The battle for an expected runoff vote for the Tunisian presidency kicked off Monday even before first round results were in from a landmark post-Arab Spring election.
Veteran anti-Islamist politician Beji Caid Essebsi, whose party placed first in a parliamentary election last month, looked set to fall short of the 50 percent threshold required to win outright, his campaign team conceded.
He is poised to face off against incumbent Moncef Marzouki, a secular politician who has made common cause with the Islamists against what he says is an attempt at a comeback by former loyalists of the autocratic regime overthrown in 2011.
Wasting no time in relaunching the battle after Sunday`s vote, Essebsi said his rival was the candidate of "jihadist Salafists", to which Marzouki countered by calling for "a debate on policies... not (a campaign of) insults".
Election officials, who announced a turnout of 64 percent, have until Wednesday to publish the official results.
The election is a milestone for the North African nation, whose ouster of long-time strongman Zine El Abidine Ben Ali set off a chain of revolts that saw several Arab dictators toppled by citizens demanding democratic reform.
US Secretary of State John Kerry hailed an "historic moment" in Tunisia`s transition to democracy, and pledged Washington`s support for the next government, whoever leads it.
His French counterpart, Laurent Fabius, called for Tunisia`s transition towards building new institutions to remain "inclusive and democratic".
Tunisian leaders pride themselves on the fact that the country has been spared the bloodshed that has ravaged other Arab Spring states such as Libya and Yemen and, despite fears of disruption by Islamist militants, polling day passed off peacefully.But the expected runoff scheduled for late December is likely to be polarising, with Marzouki`s camp portraying him as the last line of defence against a return to the autocratic ways of the old regime, and his opponent deriding him as an Islamist pawn.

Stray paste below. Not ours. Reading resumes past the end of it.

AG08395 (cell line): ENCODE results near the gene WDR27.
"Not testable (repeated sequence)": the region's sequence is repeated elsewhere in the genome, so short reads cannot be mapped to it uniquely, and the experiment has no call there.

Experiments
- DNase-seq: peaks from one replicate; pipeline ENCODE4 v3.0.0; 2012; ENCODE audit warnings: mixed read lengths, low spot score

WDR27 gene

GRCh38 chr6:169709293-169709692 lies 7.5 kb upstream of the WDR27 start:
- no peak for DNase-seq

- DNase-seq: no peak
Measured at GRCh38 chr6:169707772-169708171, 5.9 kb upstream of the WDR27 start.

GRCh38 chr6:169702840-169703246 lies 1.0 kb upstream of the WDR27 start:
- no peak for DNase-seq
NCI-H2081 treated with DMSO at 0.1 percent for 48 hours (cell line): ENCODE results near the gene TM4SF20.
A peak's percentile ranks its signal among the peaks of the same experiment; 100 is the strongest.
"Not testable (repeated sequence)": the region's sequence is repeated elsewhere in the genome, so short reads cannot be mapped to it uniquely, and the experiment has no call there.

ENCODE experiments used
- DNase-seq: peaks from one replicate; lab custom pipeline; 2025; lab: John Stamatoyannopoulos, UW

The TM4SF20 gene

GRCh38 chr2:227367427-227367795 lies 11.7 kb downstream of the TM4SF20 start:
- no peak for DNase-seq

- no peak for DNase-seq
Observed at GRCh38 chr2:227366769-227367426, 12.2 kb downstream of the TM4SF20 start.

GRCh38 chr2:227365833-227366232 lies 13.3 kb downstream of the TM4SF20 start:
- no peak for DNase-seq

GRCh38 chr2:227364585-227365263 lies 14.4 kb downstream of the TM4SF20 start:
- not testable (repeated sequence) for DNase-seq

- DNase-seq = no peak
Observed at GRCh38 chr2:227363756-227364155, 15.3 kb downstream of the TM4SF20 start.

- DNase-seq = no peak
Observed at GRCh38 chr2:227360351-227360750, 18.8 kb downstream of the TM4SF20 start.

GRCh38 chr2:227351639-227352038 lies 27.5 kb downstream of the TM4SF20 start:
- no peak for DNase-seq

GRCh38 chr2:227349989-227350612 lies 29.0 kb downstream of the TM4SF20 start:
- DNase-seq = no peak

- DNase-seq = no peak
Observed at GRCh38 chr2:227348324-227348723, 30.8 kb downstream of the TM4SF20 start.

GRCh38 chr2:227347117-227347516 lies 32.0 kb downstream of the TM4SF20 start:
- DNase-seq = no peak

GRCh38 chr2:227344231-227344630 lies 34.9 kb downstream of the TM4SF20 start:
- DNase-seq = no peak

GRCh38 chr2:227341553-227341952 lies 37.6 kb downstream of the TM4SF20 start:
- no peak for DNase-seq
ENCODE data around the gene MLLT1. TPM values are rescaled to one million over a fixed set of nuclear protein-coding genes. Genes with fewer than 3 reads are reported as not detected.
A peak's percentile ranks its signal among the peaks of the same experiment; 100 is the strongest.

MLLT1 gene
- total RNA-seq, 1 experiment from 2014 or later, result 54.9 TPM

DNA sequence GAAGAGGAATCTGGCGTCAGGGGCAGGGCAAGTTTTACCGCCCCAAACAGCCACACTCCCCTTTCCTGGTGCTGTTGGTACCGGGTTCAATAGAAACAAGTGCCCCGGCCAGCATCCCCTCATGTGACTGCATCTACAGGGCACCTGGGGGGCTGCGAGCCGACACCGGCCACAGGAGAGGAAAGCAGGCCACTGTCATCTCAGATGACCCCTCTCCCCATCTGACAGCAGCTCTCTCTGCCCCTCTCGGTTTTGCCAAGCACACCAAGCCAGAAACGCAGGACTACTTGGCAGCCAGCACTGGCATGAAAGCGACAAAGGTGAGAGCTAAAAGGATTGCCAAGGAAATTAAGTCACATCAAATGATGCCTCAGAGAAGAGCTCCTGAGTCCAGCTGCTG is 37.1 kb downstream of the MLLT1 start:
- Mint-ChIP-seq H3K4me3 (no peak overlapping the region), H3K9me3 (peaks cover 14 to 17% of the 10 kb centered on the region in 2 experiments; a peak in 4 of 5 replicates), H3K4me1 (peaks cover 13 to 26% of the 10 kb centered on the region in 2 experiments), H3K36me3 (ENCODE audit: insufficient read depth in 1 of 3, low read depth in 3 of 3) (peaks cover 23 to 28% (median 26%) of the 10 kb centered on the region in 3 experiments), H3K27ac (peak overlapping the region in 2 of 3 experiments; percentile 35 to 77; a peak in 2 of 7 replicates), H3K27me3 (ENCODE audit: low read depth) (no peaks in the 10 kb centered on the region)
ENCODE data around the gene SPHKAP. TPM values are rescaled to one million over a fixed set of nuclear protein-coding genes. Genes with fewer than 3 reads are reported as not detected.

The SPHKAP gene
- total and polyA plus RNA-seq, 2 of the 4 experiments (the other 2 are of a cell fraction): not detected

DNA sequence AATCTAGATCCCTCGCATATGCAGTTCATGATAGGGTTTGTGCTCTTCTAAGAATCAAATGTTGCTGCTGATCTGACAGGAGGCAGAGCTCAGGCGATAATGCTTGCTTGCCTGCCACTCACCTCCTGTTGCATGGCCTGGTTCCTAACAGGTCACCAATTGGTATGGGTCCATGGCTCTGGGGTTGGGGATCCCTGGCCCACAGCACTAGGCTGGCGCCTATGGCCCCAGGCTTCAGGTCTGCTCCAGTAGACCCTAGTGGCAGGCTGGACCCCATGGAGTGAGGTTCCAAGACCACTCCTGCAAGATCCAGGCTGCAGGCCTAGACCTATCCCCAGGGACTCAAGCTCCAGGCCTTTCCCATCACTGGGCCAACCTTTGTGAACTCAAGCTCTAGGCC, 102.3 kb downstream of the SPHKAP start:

In a speech, Marzouki called on "all democratic forces" to back him against Essebsi, who served under both Ben Ali and his predecessor Habib Bourguiba.
"I am now calling on all democratic forces... alongside whom I have campaigned for the past 30 years for a real democracy, for a break with the past, for a genuine civil society and for a separation of powers."
Marzouki argues that only he can preserve the gains of the uprising, while his critics say he hijacked the spirit of the revolution by allying himself with the moderate Islamist party Ennahda in 2011.
The rule of Ennahda, which came second in the October parliamentary election, was marred by a surge of radical Islamism and the assassination of two leftist politicians by jihadist suspects.Essebsi insisted on Monday that only he could defend Tunisia against the threat of Islamist extremism.
"The people who voted for Marzouki were the Islamists... that is to say Ennahda members... but also the jihadist Salafists," he told French radio station RMC.
Asked about the likely runoff, Essebsi said: "Unfortunately there is going to be a split down the middle, with Islamists on one side and then all the democrats and non-Islamists on the other."
If Essebsi wins he will have to form a coalition government, even with Ennahda, because his Nidaa Tounes party fell short of securing an absolute majority in October.
The rival camps disagreed over their balance of support as a runoff loomed.
Marzouki`s camp said he was neck and neck with Essebsi, the pre-polling favourite for the top job, while his rivals said the Nidaa Tounes chief was well ahead.
Another presidential hopeful, leftist politician Hamma Hammami, who according to exit polls came third, told the media his political group would meet "as soon as possible" to consider how to vote in the probable runoff.
Whoever wins, the economy will be a priority, with unemployment, a leading cause of the revolution, still running at 15 percent.